Published 16 Tháng năm 2012


Panda landscape project on sustainable use of wild medicinal plants wins Equator Prize

China, 16th May 2012—A project to promote sustainable harvesting of wild medicinal plants in the mountains of China’s Upper Yangtze ecoregion has won the prestigious Equator Prize 2012. 

An award winning project in China's Yangtze's ecoregion havested Schisandra fruits. © TRAFFIC

The Equator Prize recognizes outstanding local initiatives working to advance sustainable development solutions for people, nature and resilient communities in countries receiving support from the United Nations Development Programme (UNDP). 

It is the second time the success of the project has been publicly acknowledged; in October 2011, the project received an “Outstanding Contribution Award” from the Chinese State Ministry of Environmental Protection, EU-China Biodiversity Programme (ECBP), Ministry of Commerce and the United Nations Development Programme (UNDP).

Over-harvesting of wild medicinal plant species is a serious conservation concern—aside from problems caused by the harvesting itself, the collectors can also have serious secondary impacts through camping within reserves, hunting and gathering fuel-wood to dry commercial quantities of medicinal plants. Such habitat destruction and disturbance also threatens endangered wildlife, including the Giant Panda Ailuropoda melanoleuca and the Takin Budorcas taxicolor

The collection of medicinal plants in the Upper Yangtze is rising, with households compensating for loss of income from farming and timber logging due to the promulgation of two policies: a 1998 logging ban and a “Grain for Green” programme, introduced in 2000, which discourages farming on steep slopes.

To help alleviate matters, an initiative was developed through a comprehensive collaboration between WWF, IUCN and TRAFFIC as part of the EU-China Biodiversity Programme (ECBP), which led to local producer association members, harvesters and governmental officials receiving training in the implementation of organic wild crop harvesting practices and certification procedures, as well as application of the FairWild Standard principles. 

“We are delighted to see public recognition of the success of this initiative, which has demonstrated how sustainable harvesting of wild plant resources creates positive benefits for local livelihoods and conservation efforts,” said Anastasiya Timoshyna, TRAFFIC’s Medicinal Plant Programme Leader.

Income for local producers in the project areas has increased, thanks to higher prices paid for certified sustainably harvested medicinal and aromatic plants. In the case of Schisandra berries Schisandra sphenanthera, international and local buyers paid at least 30% above normal market prices for certified produce. A survey of project sites in March 2011 found incomes from medicinal plant collection had risen, thanks to the certification schemes; in one village by almost 18% over 2007 levels.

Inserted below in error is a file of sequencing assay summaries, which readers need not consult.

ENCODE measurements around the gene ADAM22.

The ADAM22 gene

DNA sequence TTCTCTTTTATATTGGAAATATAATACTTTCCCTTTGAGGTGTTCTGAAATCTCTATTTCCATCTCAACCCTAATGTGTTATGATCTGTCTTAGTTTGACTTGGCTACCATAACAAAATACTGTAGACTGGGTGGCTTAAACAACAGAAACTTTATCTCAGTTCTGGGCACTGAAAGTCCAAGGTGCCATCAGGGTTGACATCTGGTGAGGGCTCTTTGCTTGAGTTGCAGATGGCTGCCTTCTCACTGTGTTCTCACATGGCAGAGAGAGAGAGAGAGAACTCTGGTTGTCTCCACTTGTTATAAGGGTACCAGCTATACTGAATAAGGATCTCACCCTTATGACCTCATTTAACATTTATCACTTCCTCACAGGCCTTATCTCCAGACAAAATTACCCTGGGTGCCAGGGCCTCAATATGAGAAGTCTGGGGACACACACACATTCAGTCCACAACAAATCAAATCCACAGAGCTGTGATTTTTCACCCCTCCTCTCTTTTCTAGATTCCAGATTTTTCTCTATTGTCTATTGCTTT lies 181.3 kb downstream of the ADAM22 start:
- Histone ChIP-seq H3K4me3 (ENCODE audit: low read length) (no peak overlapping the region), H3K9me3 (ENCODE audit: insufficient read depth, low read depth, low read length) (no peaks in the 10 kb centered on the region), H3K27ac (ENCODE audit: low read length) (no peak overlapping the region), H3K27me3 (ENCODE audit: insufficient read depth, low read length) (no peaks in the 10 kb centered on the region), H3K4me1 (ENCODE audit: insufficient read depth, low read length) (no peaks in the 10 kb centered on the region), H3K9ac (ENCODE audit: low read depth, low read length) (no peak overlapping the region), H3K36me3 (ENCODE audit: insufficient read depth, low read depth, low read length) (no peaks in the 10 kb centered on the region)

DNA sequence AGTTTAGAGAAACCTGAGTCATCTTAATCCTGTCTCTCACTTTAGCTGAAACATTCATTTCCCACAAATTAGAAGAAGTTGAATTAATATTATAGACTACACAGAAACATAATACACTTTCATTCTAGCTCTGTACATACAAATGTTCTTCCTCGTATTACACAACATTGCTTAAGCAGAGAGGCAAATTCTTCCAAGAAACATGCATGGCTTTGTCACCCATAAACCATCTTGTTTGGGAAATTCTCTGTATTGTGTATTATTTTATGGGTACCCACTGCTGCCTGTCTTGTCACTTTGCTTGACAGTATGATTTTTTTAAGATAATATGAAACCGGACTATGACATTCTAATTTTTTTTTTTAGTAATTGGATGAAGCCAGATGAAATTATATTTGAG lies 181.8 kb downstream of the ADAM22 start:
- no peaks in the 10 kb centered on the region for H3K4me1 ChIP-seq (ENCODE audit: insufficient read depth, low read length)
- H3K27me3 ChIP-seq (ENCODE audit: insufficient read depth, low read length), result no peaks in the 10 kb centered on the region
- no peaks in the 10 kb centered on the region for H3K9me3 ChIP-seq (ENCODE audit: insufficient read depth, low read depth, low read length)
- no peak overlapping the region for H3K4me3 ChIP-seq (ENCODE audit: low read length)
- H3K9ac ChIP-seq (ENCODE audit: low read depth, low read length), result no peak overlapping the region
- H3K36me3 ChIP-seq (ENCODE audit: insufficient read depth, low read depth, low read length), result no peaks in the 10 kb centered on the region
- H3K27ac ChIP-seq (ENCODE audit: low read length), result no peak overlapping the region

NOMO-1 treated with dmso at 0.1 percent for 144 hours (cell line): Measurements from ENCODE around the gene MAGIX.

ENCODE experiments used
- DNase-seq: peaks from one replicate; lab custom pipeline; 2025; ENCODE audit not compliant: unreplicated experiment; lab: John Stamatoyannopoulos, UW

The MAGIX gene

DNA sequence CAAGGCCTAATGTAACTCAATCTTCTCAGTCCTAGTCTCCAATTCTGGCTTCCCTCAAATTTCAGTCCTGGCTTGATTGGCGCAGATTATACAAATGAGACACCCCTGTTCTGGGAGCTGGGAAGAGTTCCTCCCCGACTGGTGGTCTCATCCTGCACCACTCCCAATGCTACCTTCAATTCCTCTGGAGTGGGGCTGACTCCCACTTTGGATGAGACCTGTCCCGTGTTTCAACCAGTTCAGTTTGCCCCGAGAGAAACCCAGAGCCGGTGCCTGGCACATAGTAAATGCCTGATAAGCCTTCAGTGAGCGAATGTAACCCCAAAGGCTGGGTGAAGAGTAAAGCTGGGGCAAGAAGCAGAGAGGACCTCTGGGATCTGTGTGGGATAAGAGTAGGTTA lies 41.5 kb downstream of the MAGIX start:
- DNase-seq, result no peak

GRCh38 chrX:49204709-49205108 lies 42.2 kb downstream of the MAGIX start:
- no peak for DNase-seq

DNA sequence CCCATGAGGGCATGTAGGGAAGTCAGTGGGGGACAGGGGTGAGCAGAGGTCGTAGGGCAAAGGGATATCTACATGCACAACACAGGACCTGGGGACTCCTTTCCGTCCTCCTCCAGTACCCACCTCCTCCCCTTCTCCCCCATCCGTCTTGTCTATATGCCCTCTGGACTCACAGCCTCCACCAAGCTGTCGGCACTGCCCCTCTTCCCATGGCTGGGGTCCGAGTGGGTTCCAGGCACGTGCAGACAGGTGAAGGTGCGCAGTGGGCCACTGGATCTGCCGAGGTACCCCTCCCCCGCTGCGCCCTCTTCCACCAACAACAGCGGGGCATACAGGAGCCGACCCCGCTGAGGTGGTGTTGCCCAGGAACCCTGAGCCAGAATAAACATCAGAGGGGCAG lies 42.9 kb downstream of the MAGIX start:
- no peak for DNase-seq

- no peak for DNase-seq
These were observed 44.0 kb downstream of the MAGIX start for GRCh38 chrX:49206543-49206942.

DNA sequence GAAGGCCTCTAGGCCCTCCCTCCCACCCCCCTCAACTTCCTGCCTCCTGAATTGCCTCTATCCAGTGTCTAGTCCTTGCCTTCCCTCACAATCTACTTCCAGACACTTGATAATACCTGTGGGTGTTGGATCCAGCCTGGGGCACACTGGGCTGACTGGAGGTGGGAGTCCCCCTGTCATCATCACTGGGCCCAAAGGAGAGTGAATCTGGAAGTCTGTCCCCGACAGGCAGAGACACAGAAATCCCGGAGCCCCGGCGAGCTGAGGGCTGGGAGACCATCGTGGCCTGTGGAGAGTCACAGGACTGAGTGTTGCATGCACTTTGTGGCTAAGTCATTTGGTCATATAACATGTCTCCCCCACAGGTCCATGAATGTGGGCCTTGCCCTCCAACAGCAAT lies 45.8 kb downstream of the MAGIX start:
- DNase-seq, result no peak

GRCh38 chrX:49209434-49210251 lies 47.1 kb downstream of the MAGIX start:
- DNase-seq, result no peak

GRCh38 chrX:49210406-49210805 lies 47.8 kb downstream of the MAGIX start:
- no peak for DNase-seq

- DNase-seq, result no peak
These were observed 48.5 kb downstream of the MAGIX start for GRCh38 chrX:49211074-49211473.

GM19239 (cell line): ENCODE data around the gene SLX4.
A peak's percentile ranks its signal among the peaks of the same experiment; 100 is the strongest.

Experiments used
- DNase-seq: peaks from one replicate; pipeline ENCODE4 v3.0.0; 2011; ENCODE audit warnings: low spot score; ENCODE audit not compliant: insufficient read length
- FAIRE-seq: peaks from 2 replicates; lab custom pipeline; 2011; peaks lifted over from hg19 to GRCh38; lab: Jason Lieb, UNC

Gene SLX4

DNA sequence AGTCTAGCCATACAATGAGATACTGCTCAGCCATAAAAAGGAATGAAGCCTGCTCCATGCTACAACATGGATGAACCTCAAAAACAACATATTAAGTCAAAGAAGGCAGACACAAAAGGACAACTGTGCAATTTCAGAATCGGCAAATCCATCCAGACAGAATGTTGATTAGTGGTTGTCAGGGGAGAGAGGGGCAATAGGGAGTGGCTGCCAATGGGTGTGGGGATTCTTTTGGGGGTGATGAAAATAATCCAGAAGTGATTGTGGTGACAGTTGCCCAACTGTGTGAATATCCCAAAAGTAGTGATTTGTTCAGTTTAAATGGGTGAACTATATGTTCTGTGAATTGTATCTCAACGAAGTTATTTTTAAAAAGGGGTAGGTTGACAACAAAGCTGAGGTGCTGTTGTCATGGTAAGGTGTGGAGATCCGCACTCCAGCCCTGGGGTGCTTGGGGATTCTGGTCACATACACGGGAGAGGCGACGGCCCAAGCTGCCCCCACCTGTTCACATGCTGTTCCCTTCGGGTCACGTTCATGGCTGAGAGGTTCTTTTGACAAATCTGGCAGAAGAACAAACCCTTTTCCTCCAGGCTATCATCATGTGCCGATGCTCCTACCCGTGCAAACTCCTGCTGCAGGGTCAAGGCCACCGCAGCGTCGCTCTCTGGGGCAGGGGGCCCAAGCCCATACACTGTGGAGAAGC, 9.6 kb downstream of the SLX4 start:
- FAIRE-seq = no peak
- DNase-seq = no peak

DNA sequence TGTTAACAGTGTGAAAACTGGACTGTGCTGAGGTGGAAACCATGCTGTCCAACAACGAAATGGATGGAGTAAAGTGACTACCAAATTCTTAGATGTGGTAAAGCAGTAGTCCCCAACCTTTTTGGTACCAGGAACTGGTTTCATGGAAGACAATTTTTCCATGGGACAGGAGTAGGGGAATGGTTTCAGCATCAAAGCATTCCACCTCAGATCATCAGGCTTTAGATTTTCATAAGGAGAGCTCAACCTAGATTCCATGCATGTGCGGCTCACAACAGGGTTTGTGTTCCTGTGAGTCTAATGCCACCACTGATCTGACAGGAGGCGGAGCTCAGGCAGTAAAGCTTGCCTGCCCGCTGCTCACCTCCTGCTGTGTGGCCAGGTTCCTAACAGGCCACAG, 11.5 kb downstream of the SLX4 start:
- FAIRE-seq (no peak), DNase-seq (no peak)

The project also led to the establishment of links between producer associations and buyer groups: two communities have signed purchase agreements with a local winery and the newly established Shuijing Traditional Chinese Medicine (TCM) Cooperative has signed a 5-year fair trade agreement with a Californian company for supply of sustainably harvested Schisandra fruits. 

In 2010, more than 5 tonnes (dry weight) of Schisandra fruits were sustainably harvested of which more than 3 tonnes were sold to Draco Natural Products (DNP Shanghai) for production of a concentrated dry extract specified by US-based Traditional Medicinals Inc (TMI). The project has scaled up from one village in the 2008 and 2009 harvests up to 22 villages in the 2011 harvest. From the autumn 2011 harvest, about 11.5 tonnes were shipped to DNP, enough to produce about 1.2 tonnes of certified organic dried extract for use in TMI products. 

Further development of the project, supported through the Kangmei Institute of Community Development and Marketing has seen further adoption of sustainable harvesting methods in the region, and communities working through international partnerships to promote a ‘giant panda friendly’ brand and to create panda friendly certification standards for local harvesters. 

“This project is proving that local harvesters from villages surrounding the Giant Panda conservation area can successfully implement meaningful sustainability standards,” said Josef Brinckmann, VP of Sustainability for TMI.

“The Schisandra harvesters are helping to protect the panda bear habitat from disturbance while working to conserve biodiversity and earning additional household income through an organic and fair price premium.

“Traditional Medicinals remains committed to a long-term equitable trade relationship with the 22 participating villages represented by the Shuijing TCM Cooperative. 

“Schisandra is only the first success story. As other wild medicinal plant species are added to the cooperative’s sustainable wild harvesting management plan, with eventual certified organic and panda friendly designations, household income will increase as a result of empowering and rewarding local communities for the important work of nature conservation.”